Markets Insight

Discovering the destructive force of excess capital

Corporate unease to intensify as easy money era fades
For examples of the strange spot the financial world is in, let us examine the desks of investment banks which help companies raise money.

Look left and it is megadeals, giant mergers and acquisitions, which need tens of billions of dollars sunk as foundations for corporate empires.

Look right, however, and the clients are miners and energy companies desperate for capital to pour into holes in the ground, dug when demand for commodities seemed insatiable. It’s boom times or the of end times, depending on which desk takes the phone call.

Into this environment has stepped the Federal Reserve, raising US interest rates for the first time in almost a decade. It isn’t the start of tighter monetary policy — that was October 2014 when the central bank ended its programme of bond purchases. Rather it is the first conventional step after several years without.
Still, compared with pre-financial crisis history, or the policy rate across the Atlantic set by the Bank of England, short-term interest rates at up to half a per cent still look like a dramatic attempt to stimulate the economy.
Two worlds also appear when we consider the Fed’s dual mandate to address jobs and prices.

The US economy has been adding more than 200,000 jobs a month for three years, and the unemployment rate has fallen from more than 10 per cent to half that, a level seen only briefly in the past four decades, during the dotcom and housing booms.

Meanwhile, expectations for US inflation — implied by the, admittedly, more limited experience of bond markets — were only lower in the more nervous moments of 2009. Janet Yellen, Fed chair, said on Wednesday the pace of future rate rises would be “gradual”, but the so-called “dot-plot” of Fed committee member forecasts indicates four increases next year, a more urgent schedule than market prices imply.

A final conundrum then, and a thread which runs through it all: cheap capital. Prices for high-yield bonds have been falling for a year-and-a-half as investors have reassessed the income they are prepared to accept to lend to the riskiest borrowers. Distress is real, particularly for oil and gas companies faced with tumbling prices for their product, and it is an open question how long banks will support businesses which lose money on each barrel of crude sold for less than $40.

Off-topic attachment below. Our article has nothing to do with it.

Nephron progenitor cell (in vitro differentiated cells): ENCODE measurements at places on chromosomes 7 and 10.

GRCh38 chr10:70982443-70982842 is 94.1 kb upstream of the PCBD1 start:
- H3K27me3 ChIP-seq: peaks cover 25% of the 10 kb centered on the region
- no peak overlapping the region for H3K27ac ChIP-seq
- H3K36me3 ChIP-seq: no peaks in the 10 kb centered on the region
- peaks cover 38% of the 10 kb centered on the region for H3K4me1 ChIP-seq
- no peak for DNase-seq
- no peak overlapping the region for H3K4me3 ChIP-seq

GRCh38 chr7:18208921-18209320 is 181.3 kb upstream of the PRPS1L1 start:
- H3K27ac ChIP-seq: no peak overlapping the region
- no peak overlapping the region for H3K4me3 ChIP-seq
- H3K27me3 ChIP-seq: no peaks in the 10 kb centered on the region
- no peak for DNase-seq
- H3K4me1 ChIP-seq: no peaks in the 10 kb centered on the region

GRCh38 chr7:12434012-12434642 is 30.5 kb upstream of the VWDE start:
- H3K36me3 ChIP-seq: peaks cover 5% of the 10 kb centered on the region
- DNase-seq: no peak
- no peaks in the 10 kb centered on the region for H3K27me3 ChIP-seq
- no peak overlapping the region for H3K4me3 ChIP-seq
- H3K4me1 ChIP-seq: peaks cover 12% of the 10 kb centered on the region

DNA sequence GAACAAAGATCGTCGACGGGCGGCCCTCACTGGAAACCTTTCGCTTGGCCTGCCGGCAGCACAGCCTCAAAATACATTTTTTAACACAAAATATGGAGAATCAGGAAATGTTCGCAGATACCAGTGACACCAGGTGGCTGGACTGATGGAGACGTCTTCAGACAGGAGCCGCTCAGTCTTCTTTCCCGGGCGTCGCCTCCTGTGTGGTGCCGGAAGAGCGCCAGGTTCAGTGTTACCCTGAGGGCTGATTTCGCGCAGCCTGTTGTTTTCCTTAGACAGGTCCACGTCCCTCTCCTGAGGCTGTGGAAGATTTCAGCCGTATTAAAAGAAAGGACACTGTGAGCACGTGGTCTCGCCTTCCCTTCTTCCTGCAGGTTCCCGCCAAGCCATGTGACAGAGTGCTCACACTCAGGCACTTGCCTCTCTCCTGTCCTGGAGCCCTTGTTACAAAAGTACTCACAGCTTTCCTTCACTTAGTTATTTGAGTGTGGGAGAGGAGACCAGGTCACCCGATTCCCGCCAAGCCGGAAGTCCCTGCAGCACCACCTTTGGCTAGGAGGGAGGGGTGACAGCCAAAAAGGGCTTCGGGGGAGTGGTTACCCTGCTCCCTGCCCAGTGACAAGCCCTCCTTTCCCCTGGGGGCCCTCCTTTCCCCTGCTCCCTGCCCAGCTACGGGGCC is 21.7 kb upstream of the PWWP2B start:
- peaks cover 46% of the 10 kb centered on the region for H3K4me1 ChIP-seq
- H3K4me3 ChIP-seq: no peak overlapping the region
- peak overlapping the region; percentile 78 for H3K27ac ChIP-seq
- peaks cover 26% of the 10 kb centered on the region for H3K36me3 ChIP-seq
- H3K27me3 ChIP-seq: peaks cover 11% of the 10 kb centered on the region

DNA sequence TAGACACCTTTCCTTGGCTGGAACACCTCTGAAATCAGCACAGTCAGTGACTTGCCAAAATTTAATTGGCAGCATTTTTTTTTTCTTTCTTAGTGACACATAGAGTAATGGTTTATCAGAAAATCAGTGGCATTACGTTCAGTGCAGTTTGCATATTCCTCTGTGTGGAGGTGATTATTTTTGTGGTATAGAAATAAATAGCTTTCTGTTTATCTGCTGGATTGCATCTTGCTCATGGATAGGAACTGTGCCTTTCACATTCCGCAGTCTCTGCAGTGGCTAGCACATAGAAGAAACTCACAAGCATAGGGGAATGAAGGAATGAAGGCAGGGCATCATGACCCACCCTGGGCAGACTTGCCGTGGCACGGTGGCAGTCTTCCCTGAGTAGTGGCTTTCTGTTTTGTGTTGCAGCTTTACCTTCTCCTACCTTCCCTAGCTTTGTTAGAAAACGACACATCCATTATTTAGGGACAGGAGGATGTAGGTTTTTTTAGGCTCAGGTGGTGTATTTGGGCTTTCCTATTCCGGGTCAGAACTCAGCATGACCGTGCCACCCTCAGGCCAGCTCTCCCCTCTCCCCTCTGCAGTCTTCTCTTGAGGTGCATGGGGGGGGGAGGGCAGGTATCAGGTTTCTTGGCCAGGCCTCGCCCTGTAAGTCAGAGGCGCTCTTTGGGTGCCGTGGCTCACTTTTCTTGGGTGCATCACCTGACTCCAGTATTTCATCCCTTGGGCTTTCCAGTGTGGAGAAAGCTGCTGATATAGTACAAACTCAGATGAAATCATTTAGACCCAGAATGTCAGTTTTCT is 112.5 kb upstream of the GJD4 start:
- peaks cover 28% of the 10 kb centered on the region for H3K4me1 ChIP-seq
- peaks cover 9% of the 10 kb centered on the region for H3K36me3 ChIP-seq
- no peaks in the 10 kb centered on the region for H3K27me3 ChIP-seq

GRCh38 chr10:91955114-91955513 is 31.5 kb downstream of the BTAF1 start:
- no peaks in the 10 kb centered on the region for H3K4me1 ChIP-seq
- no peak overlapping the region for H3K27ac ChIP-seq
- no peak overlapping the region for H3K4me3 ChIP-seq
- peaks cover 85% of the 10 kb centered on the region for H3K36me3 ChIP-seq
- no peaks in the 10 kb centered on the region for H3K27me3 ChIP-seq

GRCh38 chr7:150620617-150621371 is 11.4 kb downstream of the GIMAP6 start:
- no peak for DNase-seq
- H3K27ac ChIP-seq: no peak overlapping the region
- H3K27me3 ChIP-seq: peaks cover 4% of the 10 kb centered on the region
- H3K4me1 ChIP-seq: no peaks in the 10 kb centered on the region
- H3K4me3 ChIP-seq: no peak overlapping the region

Higher borrowing costs typically signal trouble ahead. Some companies will struggle to pay, or will simply be unable to refinance existing debt, and so default. Yet widespread failures still seem unlikely anytime soon, because less than a tenth of US high-yield debt outstanding comes due in the next three years, so great was the refinancing when money was cheap.

It may be tempting to see trouble for energy groups as disconnected, but remember that while production was enabled by technology, the cost of land, infrastructure and drilling was paid for by Wall Street with sales of debt and equity. When hedge fund manager David Einhorn toted up the numbers in May, he estimated the large frackers alone had spent $80bn more than they had received from selling oil.

The excess of capital leads to its own destruction, a glut of oil and gas which has helped to crash prices. It seems optimistic, however, to think the disruptive effects of cheap money haven’t been building elsewhere. In media for instance, Liberty Global and French rival Altice have used debt to roll up collections of cable and telecoms companies at the same time online groups Netflix, Amazon and Google are throwing money at production of original TV content.
In pharmaceuticals cash has flooded biotechnology upstarts, while Valeant has been conducting an experiment in the use of financial engineering as an alternative to research and development. The turning of the credit cycle then is less about the immediate effects of higher borrowing costs, but discovering the limits and consequences of seven years of cheap capital.
Which returns us to the question of big takeovers and deals, and suggests the motivation may not be so far removed from the troubled raw materials producers after all. The desperation is different — a need to grow when profits and sales have stalled — and is perhaps less acute, but it adds up to a very strange kind of boom.

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